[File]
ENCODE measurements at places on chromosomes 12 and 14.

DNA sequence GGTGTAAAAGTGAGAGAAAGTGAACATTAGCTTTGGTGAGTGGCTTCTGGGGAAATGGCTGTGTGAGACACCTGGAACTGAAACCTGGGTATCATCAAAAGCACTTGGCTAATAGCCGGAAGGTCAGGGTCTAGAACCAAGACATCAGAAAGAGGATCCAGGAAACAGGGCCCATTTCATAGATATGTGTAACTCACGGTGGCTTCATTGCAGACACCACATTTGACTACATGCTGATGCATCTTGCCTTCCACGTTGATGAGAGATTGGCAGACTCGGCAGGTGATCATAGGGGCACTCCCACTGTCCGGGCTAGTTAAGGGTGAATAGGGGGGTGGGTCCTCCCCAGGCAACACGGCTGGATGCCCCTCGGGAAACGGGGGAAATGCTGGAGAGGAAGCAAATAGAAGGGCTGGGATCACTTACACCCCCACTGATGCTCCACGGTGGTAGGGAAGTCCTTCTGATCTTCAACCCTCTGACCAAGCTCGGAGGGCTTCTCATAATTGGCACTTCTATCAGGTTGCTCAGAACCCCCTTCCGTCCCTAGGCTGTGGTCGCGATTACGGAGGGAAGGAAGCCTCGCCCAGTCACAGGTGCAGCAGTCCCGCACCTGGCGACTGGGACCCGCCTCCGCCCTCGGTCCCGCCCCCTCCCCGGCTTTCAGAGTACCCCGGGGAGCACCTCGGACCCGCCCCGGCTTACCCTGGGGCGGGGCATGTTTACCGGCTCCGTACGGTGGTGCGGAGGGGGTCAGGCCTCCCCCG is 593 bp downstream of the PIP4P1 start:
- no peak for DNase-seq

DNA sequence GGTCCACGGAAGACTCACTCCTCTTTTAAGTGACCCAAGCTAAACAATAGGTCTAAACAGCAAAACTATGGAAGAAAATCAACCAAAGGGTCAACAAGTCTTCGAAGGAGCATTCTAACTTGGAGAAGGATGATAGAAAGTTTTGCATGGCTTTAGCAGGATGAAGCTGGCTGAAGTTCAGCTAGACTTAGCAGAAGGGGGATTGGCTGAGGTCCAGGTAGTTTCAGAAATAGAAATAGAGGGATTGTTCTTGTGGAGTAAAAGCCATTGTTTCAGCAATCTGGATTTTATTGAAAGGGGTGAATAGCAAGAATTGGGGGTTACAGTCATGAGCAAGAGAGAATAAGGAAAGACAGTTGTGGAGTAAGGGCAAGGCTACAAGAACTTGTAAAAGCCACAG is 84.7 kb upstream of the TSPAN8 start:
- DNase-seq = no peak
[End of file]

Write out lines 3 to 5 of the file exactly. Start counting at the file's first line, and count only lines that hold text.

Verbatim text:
- no peak for DNase-seq

DNA sequence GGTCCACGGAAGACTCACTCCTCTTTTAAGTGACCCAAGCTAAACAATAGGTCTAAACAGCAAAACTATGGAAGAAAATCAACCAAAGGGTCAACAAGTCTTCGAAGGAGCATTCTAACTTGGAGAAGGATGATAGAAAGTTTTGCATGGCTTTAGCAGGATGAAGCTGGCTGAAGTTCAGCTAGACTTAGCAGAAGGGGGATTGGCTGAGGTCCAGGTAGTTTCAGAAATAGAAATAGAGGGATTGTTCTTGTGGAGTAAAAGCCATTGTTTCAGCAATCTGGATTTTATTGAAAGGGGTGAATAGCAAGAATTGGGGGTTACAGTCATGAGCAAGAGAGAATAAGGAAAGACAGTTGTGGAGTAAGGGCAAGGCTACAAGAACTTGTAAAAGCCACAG is 84.7 kb upstream of the TSPAN8 start:
- DNase-seq = no peak